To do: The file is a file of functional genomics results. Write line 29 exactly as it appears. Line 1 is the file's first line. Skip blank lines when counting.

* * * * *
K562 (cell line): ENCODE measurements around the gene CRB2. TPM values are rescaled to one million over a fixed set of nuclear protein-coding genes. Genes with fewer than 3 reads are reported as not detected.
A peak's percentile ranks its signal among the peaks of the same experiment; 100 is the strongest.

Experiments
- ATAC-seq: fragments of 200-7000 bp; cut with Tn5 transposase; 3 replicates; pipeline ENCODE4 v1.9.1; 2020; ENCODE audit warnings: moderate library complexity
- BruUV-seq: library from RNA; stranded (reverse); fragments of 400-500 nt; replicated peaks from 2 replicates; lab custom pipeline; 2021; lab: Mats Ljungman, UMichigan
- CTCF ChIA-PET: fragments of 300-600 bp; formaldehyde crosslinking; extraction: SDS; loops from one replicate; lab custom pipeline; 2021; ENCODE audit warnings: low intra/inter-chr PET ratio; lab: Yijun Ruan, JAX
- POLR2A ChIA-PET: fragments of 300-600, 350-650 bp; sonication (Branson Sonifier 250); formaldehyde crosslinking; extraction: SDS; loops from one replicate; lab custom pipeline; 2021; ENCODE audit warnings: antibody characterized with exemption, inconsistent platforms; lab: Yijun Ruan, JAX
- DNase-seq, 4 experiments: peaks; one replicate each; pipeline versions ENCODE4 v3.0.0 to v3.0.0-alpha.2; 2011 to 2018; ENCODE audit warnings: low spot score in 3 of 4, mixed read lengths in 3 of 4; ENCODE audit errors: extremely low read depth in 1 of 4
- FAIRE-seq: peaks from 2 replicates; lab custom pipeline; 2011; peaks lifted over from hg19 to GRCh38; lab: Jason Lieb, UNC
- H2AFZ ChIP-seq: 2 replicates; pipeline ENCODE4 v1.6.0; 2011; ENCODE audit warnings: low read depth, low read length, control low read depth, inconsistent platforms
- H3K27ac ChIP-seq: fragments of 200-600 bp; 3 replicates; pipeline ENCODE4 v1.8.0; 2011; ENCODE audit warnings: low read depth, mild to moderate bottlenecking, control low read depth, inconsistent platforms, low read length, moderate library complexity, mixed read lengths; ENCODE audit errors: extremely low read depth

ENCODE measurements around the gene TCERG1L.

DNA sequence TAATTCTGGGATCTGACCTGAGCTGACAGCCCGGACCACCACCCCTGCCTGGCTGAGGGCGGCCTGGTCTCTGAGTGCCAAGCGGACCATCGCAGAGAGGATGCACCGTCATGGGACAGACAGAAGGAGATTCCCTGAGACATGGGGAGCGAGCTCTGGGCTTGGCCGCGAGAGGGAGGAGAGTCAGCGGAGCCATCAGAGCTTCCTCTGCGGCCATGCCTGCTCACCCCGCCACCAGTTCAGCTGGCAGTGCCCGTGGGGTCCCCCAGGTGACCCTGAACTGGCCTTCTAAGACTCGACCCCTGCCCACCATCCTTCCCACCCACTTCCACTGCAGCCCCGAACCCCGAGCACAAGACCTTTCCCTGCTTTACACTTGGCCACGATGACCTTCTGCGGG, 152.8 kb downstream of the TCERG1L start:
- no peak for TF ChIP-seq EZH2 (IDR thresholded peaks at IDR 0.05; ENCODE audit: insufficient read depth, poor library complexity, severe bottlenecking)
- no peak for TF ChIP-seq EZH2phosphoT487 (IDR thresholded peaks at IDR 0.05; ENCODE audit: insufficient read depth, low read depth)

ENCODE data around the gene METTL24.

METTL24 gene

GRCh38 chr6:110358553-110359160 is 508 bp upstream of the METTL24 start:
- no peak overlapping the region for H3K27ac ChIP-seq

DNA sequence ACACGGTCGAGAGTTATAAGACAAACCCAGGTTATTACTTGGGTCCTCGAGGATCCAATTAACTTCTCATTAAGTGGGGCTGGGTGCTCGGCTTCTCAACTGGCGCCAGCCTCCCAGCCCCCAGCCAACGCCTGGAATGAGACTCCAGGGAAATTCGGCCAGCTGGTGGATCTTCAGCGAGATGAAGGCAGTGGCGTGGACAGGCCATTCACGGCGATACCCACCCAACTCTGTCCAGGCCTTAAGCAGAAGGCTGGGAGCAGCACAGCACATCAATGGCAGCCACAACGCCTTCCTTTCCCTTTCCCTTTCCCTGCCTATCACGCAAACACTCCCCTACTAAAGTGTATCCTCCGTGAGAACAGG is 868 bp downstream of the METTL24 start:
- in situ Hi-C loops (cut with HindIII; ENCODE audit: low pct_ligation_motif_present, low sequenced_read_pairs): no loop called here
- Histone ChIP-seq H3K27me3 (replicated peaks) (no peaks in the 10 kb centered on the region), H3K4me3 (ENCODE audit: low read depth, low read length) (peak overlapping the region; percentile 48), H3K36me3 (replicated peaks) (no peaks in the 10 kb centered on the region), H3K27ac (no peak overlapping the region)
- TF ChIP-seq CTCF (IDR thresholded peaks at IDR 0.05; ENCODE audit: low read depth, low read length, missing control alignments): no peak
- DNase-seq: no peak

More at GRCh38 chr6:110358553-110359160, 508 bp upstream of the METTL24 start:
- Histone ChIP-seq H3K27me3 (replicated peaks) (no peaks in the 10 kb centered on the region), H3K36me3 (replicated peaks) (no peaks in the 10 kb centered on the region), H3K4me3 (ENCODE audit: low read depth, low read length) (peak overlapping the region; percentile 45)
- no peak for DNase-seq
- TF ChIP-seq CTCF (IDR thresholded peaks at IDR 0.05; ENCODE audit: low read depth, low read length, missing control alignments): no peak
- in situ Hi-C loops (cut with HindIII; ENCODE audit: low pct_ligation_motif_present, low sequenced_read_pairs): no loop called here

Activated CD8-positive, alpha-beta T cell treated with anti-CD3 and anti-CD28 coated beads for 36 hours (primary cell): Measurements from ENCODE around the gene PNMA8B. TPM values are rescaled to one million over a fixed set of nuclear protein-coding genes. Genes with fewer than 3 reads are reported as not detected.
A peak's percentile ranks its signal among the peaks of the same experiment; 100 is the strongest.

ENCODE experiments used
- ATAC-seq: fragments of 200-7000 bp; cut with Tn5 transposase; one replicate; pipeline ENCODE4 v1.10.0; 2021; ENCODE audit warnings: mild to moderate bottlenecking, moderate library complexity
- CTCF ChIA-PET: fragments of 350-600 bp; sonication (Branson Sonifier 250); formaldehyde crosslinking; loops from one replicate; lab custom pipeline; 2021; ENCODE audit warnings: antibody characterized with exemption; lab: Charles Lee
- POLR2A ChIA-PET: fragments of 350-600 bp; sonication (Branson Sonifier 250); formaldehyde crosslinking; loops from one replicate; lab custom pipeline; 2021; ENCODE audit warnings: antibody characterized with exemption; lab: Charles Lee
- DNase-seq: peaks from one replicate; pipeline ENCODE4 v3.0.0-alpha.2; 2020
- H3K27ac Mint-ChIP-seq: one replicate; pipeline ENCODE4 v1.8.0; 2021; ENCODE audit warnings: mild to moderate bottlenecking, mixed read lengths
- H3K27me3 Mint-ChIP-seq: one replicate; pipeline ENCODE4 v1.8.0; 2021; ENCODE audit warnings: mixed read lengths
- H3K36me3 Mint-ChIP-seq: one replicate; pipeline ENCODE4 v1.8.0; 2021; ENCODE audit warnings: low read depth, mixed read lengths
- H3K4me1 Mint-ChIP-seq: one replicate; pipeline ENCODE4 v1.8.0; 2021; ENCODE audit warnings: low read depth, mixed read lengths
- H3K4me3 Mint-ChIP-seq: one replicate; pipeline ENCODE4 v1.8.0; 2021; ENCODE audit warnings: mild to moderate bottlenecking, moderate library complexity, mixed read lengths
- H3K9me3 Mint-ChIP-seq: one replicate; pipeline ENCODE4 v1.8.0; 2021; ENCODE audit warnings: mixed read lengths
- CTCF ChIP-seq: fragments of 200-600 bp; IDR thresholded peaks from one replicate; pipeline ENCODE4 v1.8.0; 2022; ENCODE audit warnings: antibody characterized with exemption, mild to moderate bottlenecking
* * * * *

- in situ Hi-C loops (cut with HindIII; ENCODE audit: low pct_ligation_motif_present, low sequenced_read_pairs): no loop called here